After a lifetime in the locker room, I worry that Francona might not know how to live without the daily routine of the baseball life.
“I’ve been hearing that,” he acknowledged. “But it’s not like I came to this decision overnight. I thought I might have problems with that when I left as a player, but it didn’t happen. I put my equipment bags away and never looked back. So now I’m not afraid of what’s going to happen next.
“I don’t know what it’s going to be. How much am I going to miss it? Am I going to miss it? If I do, I’ll figure something out. But I’m not afraid to go home and sit in my rocking chair and play golf and swim. If I have certain feelings, we’ll see what happens.
“I think I’ll be fine. I really do. I don’t need to start bawling and all that. I’m OK with this decision. I’m actually really good with it.
“I’ve enjoyed my 11 years here, and my eight years in Boston. I enjoyed the journey, always have. I don’t have to look back. I lived through it and I loved it, but it’s just time to move on. I don’t know if everybody believes me, but I’m in a good place.”
▪ Quiz: Twice in MLB history, the MVPs of both leagues were third basemen. Name the years and the players (answer below).
▪ Because of Curt Schilling’s carelessness, it was learned late this past week that Tim Wakefield and his wife are both battling cancer.
The Red Sox Thursday issued a short statement in which the Wakefields acknowledged that they are “navigating treatment” and requesting privacy.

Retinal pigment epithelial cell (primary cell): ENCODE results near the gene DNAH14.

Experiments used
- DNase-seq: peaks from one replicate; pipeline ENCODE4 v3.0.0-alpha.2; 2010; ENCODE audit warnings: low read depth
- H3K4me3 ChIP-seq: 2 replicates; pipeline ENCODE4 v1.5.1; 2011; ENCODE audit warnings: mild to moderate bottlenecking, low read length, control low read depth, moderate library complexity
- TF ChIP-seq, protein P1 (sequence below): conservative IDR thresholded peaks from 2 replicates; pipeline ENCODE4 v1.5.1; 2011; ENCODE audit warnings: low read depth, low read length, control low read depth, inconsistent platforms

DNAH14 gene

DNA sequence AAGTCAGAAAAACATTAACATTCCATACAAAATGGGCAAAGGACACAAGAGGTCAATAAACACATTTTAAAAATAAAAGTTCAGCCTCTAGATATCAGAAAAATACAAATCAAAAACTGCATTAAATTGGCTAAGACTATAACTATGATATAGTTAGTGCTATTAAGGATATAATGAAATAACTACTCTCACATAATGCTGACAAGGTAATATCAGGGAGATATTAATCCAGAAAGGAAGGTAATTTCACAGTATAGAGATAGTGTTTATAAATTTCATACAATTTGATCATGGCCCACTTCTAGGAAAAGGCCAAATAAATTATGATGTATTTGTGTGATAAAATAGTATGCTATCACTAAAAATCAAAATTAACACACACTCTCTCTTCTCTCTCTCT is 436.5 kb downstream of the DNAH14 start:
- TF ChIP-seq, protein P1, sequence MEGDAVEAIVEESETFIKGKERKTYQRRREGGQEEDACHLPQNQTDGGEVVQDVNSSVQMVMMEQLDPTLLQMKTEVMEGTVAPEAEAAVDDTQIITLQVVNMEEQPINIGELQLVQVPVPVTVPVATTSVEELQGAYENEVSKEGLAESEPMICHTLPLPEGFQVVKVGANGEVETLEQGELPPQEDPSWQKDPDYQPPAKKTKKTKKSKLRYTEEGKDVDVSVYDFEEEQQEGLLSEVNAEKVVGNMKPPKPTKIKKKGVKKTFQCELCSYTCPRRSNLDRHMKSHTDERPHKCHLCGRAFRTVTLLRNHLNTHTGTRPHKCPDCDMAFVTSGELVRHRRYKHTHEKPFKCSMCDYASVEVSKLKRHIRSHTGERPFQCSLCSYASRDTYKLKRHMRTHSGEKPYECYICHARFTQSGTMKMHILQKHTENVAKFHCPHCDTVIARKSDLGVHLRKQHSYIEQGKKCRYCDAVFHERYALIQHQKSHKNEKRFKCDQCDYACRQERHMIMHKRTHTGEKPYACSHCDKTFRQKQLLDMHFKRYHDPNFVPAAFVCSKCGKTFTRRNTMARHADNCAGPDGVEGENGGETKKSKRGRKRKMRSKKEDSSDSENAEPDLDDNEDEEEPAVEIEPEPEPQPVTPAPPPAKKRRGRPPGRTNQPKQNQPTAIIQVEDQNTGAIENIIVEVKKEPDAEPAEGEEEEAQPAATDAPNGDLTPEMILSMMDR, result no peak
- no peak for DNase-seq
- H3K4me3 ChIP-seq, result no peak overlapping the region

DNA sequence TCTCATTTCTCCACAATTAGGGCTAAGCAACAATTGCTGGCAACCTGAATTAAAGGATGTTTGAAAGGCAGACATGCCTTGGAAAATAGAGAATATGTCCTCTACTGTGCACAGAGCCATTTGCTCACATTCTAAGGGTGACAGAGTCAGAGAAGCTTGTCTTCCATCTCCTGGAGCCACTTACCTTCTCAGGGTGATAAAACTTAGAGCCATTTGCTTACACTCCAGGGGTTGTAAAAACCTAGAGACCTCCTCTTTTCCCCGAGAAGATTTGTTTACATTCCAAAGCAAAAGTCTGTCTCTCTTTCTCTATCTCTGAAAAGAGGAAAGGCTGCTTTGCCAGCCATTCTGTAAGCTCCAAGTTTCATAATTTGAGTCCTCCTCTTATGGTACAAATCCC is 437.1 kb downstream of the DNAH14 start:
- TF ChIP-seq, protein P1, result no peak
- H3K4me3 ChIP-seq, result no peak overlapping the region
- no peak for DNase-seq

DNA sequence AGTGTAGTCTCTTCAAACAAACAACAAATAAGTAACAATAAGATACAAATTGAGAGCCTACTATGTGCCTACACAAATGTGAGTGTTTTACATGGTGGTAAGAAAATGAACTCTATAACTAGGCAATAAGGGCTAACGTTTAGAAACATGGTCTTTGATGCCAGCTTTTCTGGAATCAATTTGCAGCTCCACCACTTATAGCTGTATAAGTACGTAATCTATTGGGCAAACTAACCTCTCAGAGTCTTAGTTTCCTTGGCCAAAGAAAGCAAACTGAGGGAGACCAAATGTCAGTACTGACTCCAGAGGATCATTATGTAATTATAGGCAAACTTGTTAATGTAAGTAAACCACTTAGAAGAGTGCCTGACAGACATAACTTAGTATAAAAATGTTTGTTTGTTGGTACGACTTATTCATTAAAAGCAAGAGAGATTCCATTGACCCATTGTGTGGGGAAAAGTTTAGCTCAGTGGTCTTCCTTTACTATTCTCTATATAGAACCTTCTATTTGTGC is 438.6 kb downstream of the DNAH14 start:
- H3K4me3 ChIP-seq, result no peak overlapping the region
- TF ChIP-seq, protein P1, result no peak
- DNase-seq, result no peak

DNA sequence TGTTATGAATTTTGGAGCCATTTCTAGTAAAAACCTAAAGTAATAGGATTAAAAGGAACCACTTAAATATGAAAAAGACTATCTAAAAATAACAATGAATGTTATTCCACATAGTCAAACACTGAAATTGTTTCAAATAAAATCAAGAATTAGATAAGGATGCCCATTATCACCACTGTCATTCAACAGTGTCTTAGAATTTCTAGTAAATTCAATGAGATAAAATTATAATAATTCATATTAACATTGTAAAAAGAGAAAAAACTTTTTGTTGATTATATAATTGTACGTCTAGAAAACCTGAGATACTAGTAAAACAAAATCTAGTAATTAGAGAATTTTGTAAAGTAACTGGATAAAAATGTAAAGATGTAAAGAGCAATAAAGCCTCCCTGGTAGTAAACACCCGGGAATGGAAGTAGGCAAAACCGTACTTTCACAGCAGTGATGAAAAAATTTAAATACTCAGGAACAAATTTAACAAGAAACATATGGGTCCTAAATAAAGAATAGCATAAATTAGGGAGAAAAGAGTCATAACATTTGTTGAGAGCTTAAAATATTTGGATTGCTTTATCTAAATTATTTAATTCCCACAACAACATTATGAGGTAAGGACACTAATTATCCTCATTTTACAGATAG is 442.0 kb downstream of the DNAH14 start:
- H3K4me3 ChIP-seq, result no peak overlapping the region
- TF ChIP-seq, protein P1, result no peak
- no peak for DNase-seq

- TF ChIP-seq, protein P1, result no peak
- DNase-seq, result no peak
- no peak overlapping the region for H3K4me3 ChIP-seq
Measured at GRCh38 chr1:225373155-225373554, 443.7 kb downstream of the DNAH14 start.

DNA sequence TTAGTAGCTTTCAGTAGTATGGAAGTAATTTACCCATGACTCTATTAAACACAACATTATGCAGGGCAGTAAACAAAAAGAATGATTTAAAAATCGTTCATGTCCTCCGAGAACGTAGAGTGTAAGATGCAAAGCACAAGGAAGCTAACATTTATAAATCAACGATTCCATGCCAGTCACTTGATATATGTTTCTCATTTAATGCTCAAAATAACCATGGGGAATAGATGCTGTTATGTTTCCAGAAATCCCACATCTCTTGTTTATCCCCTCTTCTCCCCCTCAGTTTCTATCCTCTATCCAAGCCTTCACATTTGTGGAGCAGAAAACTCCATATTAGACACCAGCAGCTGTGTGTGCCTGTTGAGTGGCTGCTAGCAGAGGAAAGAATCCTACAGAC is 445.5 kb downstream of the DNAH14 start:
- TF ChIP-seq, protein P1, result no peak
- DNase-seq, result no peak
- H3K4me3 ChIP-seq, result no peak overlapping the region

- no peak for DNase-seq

Wakefield forever will be one of the most important and beloved players in Red Sox history, and he has done nothing but make friends and contribute to the community since retiring after the 2011 season.
Every member of the 2004 Red Sox remembers Wakefield’s selfless contribution in the ALCS when he gave up his start and volunteered for mopup duty in the Game 3 rout, setting up Francona’s rotation for the subsequent four straight wins over the Yankees.
Wakefield has been a Jimmy Fund champion for three decades.
▪ RIP Brooks Robinson. He was the nicest man in baseball, the best-fielding third baseman of all time, and the most beloved athlete in the history of Baltimore — more than Cal Ripken Jr. or Johnny Unitas.
I spent a great deal of my youth throwing a rubber ball at porch steps and learning to glove the rebounds like Brooks. In 1977, on my first trip as a 23-year-old beat reporter covering the Orioles for the Baltimore Evening Sun, Brooks introduced himself in an elevator in Cleveland, asked me how old I was, and told me how much fun it was going to be.